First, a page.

"Friedrich Wilhelm, King of Prussia, did not set up for a Pestalozzi; and the plan of Education for his Son is open to manifold objections. Nevertheless, as Schoolmasters go, I much prefer him to most others we have at present. The wild man had discerned, with his rugged natural intelligence (not wasted away in the idle element of speaking and of being spoken to, but kept wholesomely silent for most part), That human education is not, and cannot be, a thing of VOCABLES. That it is a thing of earnest facts; of capabilities developed, of habits established, of dispositions well dealt with, of tendencies confirmed and tendencies repressed:--a laborious separating of the character into two FIRMAMENTS; shutting down the subterranean, well down and deep; an earth and waters, and what lies under them; then your everlasting azure sky, and immeasurable depths of aether, hanging serene overhead. To make of the human soul a Cosmos, so far as possible, that was Friedrich Wilhelm's dumb notion: not to leave the human soul a mere Chaos;--how much less a Singing or eloquently Spouting Chaos, which is ten times worse than a Chaos left MUTE, confessedly chaotic and not cosmic! To develop the man into DOING something; and withal into doing it as the Universe and the Eternal Laws require,--which is but another name for really doing and not merely seeming to do it:--that was Friedrich Wilhelm's dumb notion: and it was, I can assure you, very far from being a foolish one, though there was no Latin in it, and much of Prussian pipe-clay!"
But the Congress of Cambrai is met, and much else is met and parted: and the Kaiser's Spectre-Hunt, especially his Duel with the She-Dragon of Spain, is in full course; and it is time we were saying something of the Double-Marriage in a directly narrative way.
History of Friedrich II of Prussia V 5
Carlyle's "History of Friedrich II of Prussia"
DOUBLE-MARRIAGE PROJECT, AND WHAT ELEMENT IT FELL INTO.
We saw George I. at Berlin in October, 1723, looking out upon his little Grandson drilling the Cadets there; but we did not mention what important errand had brought his Majesty thither.
Visits between Hanover and Berlin had been frequent for a long time back; the young Queen of Prussia, sometimes with her husband, sometimes without, running often over to see her Father; who, even after his accession to the English crown, was generally for some months every year to be met with in those favorite regions of his. He himself did not much visit, being of taciturn splenetic nature: but this once he had agreed to return a visit they had lately made him,--where a certain weighty Business had been agreed upon, withal; which his Britannic Majesty was to consummate formally, by treaty, when the meeting in Berlin took effect. His Britannic Majesty, accordingly, is come; the business in hand is no other than that thrice-famous "Double-Marriage" of Prussia with England; which once had such a sound in the ear of Rumor, and still bulks so big in the archives of the Eighteenth Century; which worked such woe to all parties concerned in it; and is, in fact, a first-rate nuisance in the History of that poor Century, as written hitherto. Nuisance demanding urgently to be abated;-- were that well possible at present. Which, alas, it is not, to any great degree; there being an important young Friedrich inextricably wrapt up in it, to whom it was of such vital or almost fatal importance! Without a Friedrich, the affair could be reduced to something like its real size, and recorded in a few pages; or might even, with advantage, be forgotten altogether, and become zero. More gigantic instance of much ado about nothing has seldom occurred in human annals;--had not there been a Friedrich in the heart of it.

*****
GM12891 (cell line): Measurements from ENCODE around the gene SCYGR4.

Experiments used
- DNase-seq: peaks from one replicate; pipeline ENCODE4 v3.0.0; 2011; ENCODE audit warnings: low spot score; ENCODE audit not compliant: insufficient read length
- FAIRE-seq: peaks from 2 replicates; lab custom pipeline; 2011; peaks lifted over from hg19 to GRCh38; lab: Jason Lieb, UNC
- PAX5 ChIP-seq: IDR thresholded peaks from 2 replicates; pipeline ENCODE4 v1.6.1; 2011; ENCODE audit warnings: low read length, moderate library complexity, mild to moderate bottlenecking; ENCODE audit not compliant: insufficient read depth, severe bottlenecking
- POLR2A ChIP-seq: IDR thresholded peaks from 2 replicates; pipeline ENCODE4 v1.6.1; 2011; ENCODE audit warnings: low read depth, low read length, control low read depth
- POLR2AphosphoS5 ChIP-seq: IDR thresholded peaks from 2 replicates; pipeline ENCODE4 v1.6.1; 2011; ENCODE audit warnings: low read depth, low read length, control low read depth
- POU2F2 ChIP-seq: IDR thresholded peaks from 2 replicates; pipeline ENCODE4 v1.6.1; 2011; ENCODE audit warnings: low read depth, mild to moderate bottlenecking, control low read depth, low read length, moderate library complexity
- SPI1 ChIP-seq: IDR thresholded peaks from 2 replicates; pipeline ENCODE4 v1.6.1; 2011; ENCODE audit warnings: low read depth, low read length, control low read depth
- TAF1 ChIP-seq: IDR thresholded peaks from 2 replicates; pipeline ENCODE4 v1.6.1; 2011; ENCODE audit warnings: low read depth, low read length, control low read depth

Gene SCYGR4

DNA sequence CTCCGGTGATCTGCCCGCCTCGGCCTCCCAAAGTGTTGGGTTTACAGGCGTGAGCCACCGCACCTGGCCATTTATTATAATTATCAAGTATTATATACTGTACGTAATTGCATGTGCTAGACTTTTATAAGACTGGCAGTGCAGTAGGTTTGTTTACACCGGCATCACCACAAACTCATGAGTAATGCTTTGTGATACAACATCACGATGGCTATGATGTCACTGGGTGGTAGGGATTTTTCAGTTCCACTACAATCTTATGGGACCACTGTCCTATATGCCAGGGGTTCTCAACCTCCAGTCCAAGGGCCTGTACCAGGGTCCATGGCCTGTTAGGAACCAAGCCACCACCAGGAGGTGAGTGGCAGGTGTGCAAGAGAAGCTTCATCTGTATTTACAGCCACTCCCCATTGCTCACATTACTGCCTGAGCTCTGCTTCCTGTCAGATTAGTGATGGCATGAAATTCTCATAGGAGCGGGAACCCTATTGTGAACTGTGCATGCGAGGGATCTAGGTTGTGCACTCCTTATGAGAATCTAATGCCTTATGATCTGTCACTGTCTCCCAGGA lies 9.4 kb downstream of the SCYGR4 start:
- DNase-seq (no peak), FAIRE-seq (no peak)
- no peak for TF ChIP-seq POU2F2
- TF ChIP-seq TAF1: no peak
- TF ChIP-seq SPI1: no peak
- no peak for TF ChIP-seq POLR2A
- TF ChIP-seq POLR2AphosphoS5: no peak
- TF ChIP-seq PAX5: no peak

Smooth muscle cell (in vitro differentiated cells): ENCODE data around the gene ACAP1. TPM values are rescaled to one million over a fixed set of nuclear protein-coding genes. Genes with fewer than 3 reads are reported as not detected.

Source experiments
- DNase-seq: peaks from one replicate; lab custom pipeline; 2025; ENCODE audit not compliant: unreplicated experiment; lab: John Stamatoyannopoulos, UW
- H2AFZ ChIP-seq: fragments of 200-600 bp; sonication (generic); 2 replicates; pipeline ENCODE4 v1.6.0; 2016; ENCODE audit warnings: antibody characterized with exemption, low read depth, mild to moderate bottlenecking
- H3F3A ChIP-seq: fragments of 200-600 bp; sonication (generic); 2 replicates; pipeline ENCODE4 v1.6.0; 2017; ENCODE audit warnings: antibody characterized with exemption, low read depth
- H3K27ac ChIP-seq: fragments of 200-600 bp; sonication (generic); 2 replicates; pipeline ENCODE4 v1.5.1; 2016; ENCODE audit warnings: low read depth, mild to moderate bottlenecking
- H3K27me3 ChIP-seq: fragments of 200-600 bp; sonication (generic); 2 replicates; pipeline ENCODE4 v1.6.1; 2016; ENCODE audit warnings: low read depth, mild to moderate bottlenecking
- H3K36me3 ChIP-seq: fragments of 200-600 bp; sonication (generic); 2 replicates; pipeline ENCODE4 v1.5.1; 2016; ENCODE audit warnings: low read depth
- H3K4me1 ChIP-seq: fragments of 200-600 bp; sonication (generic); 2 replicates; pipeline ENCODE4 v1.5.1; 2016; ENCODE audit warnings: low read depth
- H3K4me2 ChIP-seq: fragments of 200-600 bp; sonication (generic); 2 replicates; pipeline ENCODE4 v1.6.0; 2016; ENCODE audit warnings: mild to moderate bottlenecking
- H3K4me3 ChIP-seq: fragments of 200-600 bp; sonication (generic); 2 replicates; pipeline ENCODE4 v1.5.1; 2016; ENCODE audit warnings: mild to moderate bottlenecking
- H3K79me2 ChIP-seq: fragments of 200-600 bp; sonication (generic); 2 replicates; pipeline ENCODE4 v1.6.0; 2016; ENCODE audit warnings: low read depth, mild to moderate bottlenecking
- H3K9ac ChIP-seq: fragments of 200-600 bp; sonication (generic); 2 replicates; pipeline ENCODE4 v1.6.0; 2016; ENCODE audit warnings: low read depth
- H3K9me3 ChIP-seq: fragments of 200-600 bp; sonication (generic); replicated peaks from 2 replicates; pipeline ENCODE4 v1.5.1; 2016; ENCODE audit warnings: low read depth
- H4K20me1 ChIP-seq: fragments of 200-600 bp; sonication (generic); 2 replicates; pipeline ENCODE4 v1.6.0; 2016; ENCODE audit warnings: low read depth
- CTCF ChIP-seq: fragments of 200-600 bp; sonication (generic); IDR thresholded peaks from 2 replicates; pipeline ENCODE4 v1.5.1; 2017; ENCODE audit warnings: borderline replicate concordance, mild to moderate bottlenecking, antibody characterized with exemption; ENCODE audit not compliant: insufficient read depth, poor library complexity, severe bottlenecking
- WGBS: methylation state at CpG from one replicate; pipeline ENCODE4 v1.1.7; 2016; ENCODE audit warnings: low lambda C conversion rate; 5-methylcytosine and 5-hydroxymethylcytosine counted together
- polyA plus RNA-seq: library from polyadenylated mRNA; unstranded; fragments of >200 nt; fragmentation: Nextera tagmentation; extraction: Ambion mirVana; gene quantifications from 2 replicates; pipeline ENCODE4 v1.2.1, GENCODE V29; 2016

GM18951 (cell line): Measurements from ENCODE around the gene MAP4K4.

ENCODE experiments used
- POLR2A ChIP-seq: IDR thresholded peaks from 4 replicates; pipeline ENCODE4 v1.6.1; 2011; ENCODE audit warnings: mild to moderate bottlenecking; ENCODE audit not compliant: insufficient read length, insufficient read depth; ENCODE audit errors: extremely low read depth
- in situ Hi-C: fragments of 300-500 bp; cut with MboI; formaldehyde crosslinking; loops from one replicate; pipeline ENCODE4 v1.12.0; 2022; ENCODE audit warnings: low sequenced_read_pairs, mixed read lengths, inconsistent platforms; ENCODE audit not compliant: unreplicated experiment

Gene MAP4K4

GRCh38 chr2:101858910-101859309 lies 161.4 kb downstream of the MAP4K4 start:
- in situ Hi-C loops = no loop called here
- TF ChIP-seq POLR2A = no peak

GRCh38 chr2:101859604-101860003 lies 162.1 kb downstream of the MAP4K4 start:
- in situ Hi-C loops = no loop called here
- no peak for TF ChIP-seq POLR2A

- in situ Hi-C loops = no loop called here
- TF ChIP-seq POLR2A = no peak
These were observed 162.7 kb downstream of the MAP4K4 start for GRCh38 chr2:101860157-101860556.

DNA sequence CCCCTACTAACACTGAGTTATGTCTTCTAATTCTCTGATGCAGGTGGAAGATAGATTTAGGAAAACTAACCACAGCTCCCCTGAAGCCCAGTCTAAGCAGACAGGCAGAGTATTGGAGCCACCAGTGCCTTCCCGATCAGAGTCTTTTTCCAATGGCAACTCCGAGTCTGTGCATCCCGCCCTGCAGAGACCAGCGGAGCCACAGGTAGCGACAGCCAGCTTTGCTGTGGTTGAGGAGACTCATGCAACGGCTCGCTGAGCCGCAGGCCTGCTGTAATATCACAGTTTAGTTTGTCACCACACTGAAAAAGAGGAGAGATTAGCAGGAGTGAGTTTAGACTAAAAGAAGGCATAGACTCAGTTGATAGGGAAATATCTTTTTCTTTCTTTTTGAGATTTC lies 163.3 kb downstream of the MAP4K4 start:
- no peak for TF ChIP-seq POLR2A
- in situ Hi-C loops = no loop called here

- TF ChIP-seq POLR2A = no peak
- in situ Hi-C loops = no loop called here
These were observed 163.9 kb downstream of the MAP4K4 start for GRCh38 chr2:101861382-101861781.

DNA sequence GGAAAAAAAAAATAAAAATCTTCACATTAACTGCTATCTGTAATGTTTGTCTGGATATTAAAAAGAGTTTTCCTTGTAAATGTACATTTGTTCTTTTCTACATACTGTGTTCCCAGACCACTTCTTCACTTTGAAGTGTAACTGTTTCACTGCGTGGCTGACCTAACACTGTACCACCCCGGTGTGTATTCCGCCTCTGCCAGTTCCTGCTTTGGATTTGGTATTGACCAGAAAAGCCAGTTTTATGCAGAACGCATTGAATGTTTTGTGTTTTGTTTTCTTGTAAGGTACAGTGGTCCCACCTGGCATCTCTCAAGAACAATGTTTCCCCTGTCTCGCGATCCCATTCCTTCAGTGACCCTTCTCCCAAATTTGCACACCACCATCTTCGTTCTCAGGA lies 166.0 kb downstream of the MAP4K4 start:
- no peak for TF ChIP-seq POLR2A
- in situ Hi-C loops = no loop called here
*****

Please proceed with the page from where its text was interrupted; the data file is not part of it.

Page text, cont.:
Crown-Prince Friedrich is still very young for marriage-speculations on his score: but Mamma has thought good to take matters in time. And so we shall, in the next ensuing parts of this poor History, have to hear almost as much about Marriage as in the foolishest Three-volume Novel, and almost to still less purpose. For indeed, in that particular, Friedrich's young Life may be called a ROMANCE FLUNG HELLS-OVER-HEAD;--Marriage being the one event there, round which all events turn,--but turn in the inverse or reverse way (as if the Devil were in them); not only towards no happy goal for him or Mamma, or us, but at last towards hardly any goal at all for anybody! So mad did the affair grow;-- and is so madly recorded in those inextricable, dateless, chaotic Books. We have now come to regions of Narrative, which seem to consist of murky Nothingness put on boil; not land, or water, or air, or fire, but a tumultuously whirling commixture of all the four;--of immense extent too. Which must be got crossed, in some human manner. Courage, patience, good reader!